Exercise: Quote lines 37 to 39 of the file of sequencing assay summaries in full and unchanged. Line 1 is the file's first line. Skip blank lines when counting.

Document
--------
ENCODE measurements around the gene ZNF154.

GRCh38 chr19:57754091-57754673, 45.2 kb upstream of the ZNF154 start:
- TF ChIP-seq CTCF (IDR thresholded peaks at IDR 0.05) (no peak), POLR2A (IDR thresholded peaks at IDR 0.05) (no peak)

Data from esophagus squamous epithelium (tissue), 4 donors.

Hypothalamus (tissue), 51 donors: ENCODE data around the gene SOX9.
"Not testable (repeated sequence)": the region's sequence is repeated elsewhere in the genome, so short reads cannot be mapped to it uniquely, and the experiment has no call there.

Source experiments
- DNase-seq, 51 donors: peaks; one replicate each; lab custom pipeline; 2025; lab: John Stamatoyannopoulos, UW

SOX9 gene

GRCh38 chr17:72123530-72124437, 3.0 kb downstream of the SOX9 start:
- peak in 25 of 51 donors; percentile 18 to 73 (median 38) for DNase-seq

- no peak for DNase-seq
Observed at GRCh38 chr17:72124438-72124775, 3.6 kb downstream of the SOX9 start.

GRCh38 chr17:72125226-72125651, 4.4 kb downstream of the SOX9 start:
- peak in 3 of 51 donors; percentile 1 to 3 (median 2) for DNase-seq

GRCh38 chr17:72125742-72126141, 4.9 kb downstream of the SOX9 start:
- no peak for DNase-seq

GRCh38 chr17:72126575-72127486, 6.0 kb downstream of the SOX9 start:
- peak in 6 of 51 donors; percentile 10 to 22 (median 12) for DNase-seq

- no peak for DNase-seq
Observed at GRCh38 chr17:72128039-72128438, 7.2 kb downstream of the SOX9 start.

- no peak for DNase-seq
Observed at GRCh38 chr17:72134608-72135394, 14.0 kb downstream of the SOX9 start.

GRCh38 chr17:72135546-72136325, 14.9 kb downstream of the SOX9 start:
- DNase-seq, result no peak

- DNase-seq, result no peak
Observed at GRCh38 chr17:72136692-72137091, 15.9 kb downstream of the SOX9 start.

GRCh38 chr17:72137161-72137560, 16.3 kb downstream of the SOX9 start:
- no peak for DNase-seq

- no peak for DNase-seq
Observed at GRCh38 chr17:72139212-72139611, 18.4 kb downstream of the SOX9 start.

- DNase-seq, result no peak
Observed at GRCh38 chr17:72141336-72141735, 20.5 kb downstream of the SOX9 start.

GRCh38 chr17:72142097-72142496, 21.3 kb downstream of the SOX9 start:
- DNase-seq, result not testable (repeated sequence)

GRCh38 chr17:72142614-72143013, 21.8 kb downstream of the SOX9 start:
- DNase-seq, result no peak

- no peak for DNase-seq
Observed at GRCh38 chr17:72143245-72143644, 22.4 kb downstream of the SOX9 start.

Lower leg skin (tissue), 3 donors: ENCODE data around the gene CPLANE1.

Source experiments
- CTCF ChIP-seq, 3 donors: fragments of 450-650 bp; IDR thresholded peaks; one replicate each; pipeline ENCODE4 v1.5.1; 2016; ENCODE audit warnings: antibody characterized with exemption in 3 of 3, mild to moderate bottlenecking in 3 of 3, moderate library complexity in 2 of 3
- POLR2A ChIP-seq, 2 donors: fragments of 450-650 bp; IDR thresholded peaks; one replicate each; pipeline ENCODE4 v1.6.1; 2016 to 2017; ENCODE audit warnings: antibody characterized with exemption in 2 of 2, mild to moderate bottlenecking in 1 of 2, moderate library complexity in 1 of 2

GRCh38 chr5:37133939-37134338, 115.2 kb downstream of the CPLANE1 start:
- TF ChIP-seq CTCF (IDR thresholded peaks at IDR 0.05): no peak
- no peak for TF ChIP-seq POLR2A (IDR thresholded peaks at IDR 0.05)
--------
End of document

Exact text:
- DNase-seq, result no peak

- no peak for DNase-seq
Observed at GRCh38 chr17:72143245-72143644, 22.4 kb downstream of the SOX9 start.